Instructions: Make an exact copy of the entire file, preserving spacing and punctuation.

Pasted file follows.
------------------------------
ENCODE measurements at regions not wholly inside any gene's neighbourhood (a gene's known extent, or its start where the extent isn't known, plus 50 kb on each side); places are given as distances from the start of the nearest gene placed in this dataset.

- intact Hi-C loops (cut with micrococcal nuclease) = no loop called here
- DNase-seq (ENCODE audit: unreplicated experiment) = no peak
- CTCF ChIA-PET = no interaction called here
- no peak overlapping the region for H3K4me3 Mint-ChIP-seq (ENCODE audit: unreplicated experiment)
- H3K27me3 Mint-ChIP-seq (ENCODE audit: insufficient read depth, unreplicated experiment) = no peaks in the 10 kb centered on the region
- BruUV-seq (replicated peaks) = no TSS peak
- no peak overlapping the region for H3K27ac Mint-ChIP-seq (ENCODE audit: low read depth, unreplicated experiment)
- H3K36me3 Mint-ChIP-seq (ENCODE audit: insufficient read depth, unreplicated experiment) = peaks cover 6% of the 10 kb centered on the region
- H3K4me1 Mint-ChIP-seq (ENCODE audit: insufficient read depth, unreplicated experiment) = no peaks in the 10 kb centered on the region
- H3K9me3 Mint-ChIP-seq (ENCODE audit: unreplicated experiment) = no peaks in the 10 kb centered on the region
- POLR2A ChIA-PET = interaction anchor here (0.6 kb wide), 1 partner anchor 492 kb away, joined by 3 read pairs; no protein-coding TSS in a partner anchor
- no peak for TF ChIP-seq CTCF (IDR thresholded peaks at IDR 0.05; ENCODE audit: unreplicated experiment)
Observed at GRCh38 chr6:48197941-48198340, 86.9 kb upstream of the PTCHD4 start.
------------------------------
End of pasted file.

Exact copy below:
ENCODE measurements at regions not wholly inside any gene's neighbourhood (a gene's known extent, or its start where the extent isn't known, plus 50 kb on each side); places are given as distances from the start of the nearest gene placed in this dataset.

- intact Hi-C loops (cut with micrococcal nuclease) = no loop called here
- DNase-seq (ENCODE audit: unreplicated experiment) = no peak
- CTCF ChIA-PET = no interaction called here
- no peak overlapping the region for H3K4me3 Mint-ChIP-seq (ENCODE audit: unreplicated experiment)
- H3K27me3 Mint-ChIP-seq (ENCODE audit: insufficient read depth, unreplicated experiment) = no peaks in the 10 kb centered on the region
- BruUV-seq (replicated peaks) = no TSS peak
- no peak overlapping the region for H3K27ac Mint-ChIP-seq (ENCODE audit: low read depth, unreplicated experiment)
- H3K36me3 Mint-ChIP-seq (ENCODE audit: insufficient read depth, unreplicated experiment) = peaks cover 6% of the 10 kb centered on the region
- H3K4me1 Mint-ChIP-seq (ENCODE audit: insufficient read depth, unreplicated experiment) = no peaks in the 10 kb centered on the region
- H3K9me3 Mint-ChIP-seq (ENCODE audit: unreplicated experiment) = no peaks in the 10 kb centered on the region
- POLR2A ChIA-PET = interaction anchor here (0.6 kb wide), 1 partner anchor 492 kb away, joined by 3 read pairs; no protein-coding TSS in a partner anchor
- no peak for TF ChIP-seq CTCF (IDR thresholded peaks at IDR 0.05; ENCODE audit: unreplicated experiment)
Observed at GRCh38 chr6:48197941-48198340, 86.9 kb upstream of the PTCHD4 start.